TagsApple, Catherine Feliciano-Chon, Steve Jobs
The outpouring of grief from Steve Jobs’ death had me thinking: While much of it had to do with the fact that he was truly a one-of-a-kind game changer, his appeal was also because he was so elusive. It’s a paradox that while his products made us more connected and engaged, he remained largely an enigma and beyond reproach. With CEOs and brands under increasing pressure to be revelatory, Steve Jobs closed ranks, built fire walls, punished those who breached privacy. He wanted the attention to be squarely on his products. It’s as if everything — from his fashion sense to the tabloid minutiae of his personal life – was muted so it didn’t take our gaze away from what ultimately mattered: his creations.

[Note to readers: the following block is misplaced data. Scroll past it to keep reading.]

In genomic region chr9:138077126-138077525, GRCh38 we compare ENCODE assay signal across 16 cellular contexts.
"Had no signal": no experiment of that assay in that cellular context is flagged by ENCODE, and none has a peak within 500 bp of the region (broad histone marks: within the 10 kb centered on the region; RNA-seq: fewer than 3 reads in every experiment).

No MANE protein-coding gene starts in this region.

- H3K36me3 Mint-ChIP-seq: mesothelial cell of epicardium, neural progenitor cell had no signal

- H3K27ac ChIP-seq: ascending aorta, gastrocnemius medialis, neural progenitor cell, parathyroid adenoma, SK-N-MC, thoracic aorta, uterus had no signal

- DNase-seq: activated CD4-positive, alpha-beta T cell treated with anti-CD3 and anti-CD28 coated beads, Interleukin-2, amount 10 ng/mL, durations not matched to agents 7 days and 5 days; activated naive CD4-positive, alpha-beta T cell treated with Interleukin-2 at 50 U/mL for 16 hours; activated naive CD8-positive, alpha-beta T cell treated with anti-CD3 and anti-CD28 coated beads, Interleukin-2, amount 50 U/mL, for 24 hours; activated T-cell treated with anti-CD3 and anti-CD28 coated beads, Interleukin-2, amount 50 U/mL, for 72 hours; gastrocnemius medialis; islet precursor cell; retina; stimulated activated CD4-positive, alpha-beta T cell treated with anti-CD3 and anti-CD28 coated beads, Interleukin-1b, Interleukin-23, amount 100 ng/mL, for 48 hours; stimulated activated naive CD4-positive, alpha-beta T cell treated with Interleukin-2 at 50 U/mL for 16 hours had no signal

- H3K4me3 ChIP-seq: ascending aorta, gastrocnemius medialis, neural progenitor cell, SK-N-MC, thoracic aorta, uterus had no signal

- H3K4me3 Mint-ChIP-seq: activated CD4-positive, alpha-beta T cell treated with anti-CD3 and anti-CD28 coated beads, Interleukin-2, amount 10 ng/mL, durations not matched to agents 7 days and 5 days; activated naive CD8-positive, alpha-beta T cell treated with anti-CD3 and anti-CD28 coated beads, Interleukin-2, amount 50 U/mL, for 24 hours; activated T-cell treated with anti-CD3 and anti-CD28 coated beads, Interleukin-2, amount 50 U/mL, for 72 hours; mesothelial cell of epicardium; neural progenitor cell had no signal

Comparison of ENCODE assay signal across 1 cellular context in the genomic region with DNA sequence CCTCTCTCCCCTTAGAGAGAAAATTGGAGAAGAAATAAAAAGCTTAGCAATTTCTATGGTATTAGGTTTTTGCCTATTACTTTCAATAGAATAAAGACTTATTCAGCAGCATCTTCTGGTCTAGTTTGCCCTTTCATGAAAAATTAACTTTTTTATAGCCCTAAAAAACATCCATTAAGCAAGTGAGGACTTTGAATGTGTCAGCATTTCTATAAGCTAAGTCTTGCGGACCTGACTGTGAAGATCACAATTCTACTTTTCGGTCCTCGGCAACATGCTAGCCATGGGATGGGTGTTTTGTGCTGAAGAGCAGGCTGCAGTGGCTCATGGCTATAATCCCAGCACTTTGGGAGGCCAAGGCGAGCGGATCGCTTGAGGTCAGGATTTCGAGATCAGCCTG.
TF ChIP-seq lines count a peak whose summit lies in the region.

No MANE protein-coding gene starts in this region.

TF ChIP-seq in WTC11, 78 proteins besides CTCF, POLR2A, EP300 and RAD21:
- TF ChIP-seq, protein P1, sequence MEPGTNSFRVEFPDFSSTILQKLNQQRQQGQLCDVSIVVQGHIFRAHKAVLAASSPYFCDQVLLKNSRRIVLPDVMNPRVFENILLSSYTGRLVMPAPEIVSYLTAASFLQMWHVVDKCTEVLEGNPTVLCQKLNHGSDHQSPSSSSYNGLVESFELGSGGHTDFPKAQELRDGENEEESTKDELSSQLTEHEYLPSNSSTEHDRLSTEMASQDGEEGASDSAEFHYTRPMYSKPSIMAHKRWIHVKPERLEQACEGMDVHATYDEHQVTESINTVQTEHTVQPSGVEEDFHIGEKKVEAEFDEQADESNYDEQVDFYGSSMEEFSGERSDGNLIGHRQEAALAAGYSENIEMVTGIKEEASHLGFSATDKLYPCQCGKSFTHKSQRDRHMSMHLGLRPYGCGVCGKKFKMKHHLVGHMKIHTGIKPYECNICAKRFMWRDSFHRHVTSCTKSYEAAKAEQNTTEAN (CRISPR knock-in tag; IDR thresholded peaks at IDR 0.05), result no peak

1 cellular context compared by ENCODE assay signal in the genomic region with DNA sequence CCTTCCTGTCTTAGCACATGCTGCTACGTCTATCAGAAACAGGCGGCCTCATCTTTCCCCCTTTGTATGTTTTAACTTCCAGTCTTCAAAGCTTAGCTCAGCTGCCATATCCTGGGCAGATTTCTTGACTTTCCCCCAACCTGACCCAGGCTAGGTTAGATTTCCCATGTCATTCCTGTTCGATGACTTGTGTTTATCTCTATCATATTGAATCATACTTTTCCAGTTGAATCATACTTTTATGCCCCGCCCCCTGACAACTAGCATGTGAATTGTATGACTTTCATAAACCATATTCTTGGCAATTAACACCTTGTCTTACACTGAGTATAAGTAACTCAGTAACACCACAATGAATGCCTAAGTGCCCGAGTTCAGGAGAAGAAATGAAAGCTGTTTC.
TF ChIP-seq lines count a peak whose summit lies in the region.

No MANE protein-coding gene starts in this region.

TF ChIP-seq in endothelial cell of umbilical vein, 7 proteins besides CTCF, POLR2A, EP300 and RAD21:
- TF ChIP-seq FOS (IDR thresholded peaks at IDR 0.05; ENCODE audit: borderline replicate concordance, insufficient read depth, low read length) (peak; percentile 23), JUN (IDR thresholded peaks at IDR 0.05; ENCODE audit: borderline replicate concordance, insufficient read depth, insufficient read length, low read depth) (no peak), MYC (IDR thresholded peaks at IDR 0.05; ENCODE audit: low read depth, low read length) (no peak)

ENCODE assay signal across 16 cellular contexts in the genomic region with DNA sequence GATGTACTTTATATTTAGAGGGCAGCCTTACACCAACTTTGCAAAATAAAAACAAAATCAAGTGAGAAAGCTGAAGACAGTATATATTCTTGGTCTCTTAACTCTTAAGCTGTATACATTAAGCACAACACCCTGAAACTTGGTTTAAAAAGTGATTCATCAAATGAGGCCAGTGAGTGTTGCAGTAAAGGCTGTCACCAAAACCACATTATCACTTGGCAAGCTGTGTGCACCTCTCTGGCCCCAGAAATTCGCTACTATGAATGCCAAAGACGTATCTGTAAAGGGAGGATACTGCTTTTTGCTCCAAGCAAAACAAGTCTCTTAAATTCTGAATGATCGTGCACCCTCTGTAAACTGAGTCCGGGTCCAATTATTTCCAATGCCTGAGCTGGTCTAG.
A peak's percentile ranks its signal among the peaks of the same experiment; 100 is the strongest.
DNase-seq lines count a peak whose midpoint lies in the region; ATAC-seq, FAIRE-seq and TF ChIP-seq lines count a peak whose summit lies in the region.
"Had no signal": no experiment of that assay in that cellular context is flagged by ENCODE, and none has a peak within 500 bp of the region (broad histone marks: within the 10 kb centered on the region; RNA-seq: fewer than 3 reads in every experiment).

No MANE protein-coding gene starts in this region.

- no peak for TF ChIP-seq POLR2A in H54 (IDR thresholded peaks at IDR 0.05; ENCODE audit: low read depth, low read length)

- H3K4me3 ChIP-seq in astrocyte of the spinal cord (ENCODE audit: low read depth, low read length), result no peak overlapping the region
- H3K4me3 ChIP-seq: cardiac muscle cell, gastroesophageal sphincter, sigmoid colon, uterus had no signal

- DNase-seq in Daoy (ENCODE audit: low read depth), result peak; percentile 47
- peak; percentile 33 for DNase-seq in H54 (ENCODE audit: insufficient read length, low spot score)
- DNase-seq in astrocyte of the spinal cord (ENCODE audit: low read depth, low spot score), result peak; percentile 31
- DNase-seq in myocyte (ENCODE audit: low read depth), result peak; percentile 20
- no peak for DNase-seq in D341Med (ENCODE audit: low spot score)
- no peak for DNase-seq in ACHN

There’s something to be said about that.
As companies are lifting the veil on their product development process, with crowdsourcing in vogue, CEOs tweeting, and brands falling all over themselves to stake their online presence in the name of transparency and engagement, it’s refreshing to know that you don’t have to pander to the current sentiment to stand out.
Not only did Jobs’ elusiveness make him intriguing, it kept the focus on the message rather than the messenger. Extraneous details of personality became noise in the face of the sheer beauty of his products. He didn’t have to sacrifice his privacy and personality (though he was one!) in the altar of commerce. He just had to create damned good products.
Now, if more brands can catch on to that.
[Post written by Cathy Feliciano-Chon]
Enter your email address to subscribe to this blog and recieve notifications of new posts by email.